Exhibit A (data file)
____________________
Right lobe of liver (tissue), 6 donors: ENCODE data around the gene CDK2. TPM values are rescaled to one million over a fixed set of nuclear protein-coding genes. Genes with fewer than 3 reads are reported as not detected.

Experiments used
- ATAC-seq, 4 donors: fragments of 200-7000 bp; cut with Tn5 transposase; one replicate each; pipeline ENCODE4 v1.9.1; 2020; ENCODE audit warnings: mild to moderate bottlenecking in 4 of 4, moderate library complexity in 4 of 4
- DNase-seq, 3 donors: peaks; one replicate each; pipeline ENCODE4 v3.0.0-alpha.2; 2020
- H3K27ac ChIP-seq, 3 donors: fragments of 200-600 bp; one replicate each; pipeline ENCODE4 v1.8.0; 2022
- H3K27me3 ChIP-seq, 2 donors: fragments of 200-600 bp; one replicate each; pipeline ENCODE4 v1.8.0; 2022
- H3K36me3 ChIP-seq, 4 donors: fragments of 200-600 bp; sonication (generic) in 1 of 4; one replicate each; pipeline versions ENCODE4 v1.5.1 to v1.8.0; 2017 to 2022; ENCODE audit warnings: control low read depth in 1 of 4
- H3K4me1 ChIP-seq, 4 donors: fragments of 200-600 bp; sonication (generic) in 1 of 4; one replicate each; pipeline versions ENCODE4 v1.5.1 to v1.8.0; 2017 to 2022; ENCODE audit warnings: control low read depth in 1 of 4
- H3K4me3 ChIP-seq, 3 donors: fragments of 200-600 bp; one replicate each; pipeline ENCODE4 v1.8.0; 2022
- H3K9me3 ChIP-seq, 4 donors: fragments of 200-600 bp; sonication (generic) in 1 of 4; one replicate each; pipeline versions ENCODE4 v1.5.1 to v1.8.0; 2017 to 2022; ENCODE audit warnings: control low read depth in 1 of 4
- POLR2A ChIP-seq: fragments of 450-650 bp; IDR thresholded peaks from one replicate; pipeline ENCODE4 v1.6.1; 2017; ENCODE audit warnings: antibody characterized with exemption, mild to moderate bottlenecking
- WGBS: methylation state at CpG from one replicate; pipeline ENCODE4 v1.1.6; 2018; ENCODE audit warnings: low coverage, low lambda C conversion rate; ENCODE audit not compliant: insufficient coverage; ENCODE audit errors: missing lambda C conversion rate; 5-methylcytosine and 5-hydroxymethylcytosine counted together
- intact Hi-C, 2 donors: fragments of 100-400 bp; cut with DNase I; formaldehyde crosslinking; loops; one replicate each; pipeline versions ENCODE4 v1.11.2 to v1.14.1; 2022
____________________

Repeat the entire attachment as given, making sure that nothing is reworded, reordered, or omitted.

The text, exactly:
Right lobe of liver (tissue), 6 donors: ENCODE data around the gene CDK2. TPM values are rescaled to one million over a fixed set of nuclear protein-coding genes. Genes with fewer than 3 reads are reported as not detected.

Experiments used
- ATAC-seq, 4 donors: fragments of 200-7000 bp; cut with Tn5 transposase; one replicate each; pipeline ENCODE4 v1.9.1; 2020; ENCODE audit warnings: mild to moderate bottlenecking in 4 of 4, moderate library complexity in 4 of 4
- DNase-seq, 3 donors: peaks; one replicate each; pipeline ENCODE4 v3.0.0-alpha.2; 2020
- H3K27ac ChIP-seq, 3 donors: fragments of 200-600 bp; one replicate each; pipeline ENCODE4 v1.8.0; 2022
- H3K27me3 ChIP-seq, 2 donors: fragments of 200-600 bp; one replicate each; pipeline ENCODE4 v1.8.0; 2022
- H3K36me3 ChIP-seq, 4 donors: fragments of 200-600 bp; sonication (generic) in 1 of 4; one replicate each; pipeline versions ENCODE4 v1.5.1 to v1.8.0; 2017 to 2022; ENCODE audit warnings: control low read depth in 1 of 4
- H3K4me1 ChIP-seq, 4 donors: fragments of 200-600 bp; sonication (generic) in 1 of 4; one replicate each; pipeline versions ENCODE4 v1.5.1 to v1.8.0; 2017 to 2022; ENCODE audit warnings: control low read depth in 1 of 4
- H3K4me3 ChIP-seq, 3 donors: fragments of 200-600 bp; one replicate each; pipeline ENCODE4 v1.8.0; 2022
- H3K9me3 ChIP-seq, 4 donors: fragments of 200-600 bp; sonication (generic) in 1 of 4; one replicate each; pipeline versions ENCODE4 v1.5.1 to v1.8.0; 2017 to 2022; ENCODE audit warnings: control low read depth in 1 of 4
- POLR2A ChIP-seq: fragments of 450-650 bp; IDR thresholded peaks from one replicate; pipeline ENCODE4 v1.6.1; 2017; ENCODE audit warnings: antibody characterized with exemption, mild to moderate bottlenecking
- WGBS: methylation state at CpG from one replicate; pipeline ENCODE4 v1.1.6; 2018; ENCODE audit warnings: low coverage, low lambda C conversion rate; ENCODE audit not compliant: insufficient coverage; ENCODE audit errors: missing lambda C conversion rate; 5-methylcytosine and 5-hydroxymethylcytosine counted together
- intact Hi-C, 2 donors: fragments of 100-400 bp; cut with DNase I; formaldehyde crosslinking; loops; one replicate each; pipeline versions ENCODE4 v1.11.2 to v1.14.1; 2022